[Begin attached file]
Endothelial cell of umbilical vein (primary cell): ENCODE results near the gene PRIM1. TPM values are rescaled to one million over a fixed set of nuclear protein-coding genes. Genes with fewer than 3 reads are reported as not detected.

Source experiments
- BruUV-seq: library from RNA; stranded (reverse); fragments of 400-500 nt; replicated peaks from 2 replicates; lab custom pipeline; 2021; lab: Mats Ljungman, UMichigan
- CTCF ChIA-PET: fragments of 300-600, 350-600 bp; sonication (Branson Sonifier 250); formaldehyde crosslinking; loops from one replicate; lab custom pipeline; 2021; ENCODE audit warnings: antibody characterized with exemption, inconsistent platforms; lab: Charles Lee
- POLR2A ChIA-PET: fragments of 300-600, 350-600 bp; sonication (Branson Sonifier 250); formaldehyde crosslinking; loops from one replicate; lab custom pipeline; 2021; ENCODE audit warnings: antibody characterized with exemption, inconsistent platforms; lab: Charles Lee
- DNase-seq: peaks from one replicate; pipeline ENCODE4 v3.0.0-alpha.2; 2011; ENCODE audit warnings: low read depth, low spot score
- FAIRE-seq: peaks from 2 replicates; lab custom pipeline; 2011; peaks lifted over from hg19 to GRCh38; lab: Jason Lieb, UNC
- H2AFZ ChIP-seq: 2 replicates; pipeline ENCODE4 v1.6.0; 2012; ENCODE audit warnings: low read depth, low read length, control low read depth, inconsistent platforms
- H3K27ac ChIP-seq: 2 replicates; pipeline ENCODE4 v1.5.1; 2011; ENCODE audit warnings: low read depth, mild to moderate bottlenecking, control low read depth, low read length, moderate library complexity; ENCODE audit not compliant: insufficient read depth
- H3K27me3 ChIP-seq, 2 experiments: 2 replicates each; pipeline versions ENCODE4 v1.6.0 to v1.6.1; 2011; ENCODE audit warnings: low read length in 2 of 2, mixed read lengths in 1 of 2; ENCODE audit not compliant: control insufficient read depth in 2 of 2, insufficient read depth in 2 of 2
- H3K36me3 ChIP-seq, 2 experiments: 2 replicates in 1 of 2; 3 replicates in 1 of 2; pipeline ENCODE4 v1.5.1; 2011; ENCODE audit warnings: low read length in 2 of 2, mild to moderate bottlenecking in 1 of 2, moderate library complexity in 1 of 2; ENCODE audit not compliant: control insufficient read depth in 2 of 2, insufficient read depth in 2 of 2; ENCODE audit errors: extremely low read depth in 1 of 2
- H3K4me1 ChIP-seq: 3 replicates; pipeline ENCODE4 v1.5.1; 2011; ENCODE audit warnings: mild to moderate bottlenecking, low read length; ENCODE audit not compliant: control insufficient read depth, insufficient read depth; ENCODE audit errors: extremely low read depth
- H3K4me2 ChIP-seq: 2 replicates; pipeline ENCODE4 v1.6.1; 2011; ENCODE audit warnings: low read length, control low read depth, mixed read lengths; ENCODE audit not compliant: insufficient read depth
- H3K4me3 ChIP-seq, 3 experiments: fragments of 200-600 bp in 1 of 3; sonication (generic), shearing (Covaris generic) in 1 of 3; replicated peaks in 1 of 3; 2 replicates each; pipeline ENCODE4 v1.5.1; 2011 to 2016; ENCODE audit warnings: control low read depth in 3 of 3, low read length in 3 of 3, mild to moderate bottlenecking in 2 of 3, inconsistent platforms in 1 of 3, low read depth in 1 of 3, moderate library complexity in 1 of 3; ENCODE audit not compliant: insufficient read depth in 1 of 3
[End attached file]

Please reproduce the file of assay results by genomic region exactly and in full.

Endothelial cell of umbilical vein (primary cell): ENCODE results near the gene PRIM1. TPM values are rescaled to one million over a fixed set of nuclear protein-coding genes. Genes with fewer than 3 reads are reported as not detected.

Source experiments
- BruUV-seq: library from RNA; stranded (reverse); fragments of 400-500 nt; replicated peaks from 2 replicates; lab custom pipeline; 2021; lab: Mats Ljungman, UMichigan
- CTCF ChIA-PET: fragments of 300-600, 350-600 bp; sonication (Branson Sonifier 250); formaldehyde crosslinking; loops from one replicate; lab custom pipeline; 2021; ENCODE audit warnings: antibody characterized with exemption, inconsistent platforms; lab: Charles Lee
- POLR2A ChIA-PET: fragments of 300-600, 350-600 bp; sonication (Branson Sonifier 250); formaldehyde crosslinking; loops from one replicate; lab custom pipeline; 2021; ENCODE audit warnings: antibody characterized with exemption, inconsistent platforms; lab: Charles Lee
- DNase-seq: peaks from one replicate; pipeline ENCODE4 v3.0.0-alpha.2; 2011; ENCODE audit warnings: low read depth, low spot score
- FAIRE-seq: peaks from 2 replicates; lab custom pipeline; 2011; peaks lifted over from hg19 to GRCh38; lab: Jason Lieb, UNC
- H2AFZ ChIP-seq: 2 replicates; pipeline ENCODE4 v1.6.0; 2012; ENCODE audit warnings: low read depth, low read length, control low read depth, inconsistent platforms
- H3K27ac ChIP-seq: 2 replicates; pipeline ENCODE4 v1.5.1; 2011; ENCODE audit warnings: low read depth, mild to moderate bottlenecking, control low read depth, low read length, moderate library complexity; ENCODE audit not compliant: insufficient read depth
- H3K27me3 ChIP-seq, 2 experiments: 2 replicates each; pipeline versions ENCODE4 v1.6.0 to v1.6.1; 2011; ENCODE audit warnings: low read length in 2 of 2, mixed read lengths in 1 of 2; ENCODE audit not compliant: control insufficient read depth in 2 of 2, insufficient read depth in 2 of 2
- H3K36me3 ChIP-seq, 2 experiments: 2 replicates in 1 of 2; 3 replicates in 1 of 2; pipeline ENCODE4 v1.5.1; 2011; ENCODE audit warnings: low read length in 2 of 2, mild to moderate bottlenecking in 1 of 2, moderate library complexity in 1 of 2; ENCODE audit not compliant: control insufficient read depth in 2 of 2, insufficient read depth in 2 of 2; ENCODE audit errors: extremely low read depth in 1 of 2
- H3K4me1 ChIP-seq: 3 replicates; pipeline ENCODE4 v1.5.1; 2011; ENCODE audit warnings: mild to moderate bottlenecking, low read length; ENCODE audit not compliant: control insufficient read depth, insufficient read depth; ENCODE audit errors: extremely low read depth
- H3K4me2 ChIP-seq: 2 replicates; pipeline ENCODE4 v1.6.1; 2011; ENCODE audit warnings: low read length, control low read depth, mixed read lengths; ENCODE audit not compliant: insufficient read depth
- H3K4me3 ChIP-seq, 3 experiments: fragments of 200-600 bp in 1 of 3; sonication (generic), shearing (Covaris generic) in 1 of 3; replicated peaks in 1 of 3; 2 replicates each; pipeline ENCODE4 v1.5.1; 2011 to 2016; ENCODE audit warnings: control low read depth in 3 of 3, low read length in 3 of 3, mild to moderate bottlenecking in 2 of 3, inconsistent platforms in 1 of 3, low read depth in 1 of 3, moderate library complexity in 1 of 3; ENCODE audit not compliant: insufficient read depth in 1 of 3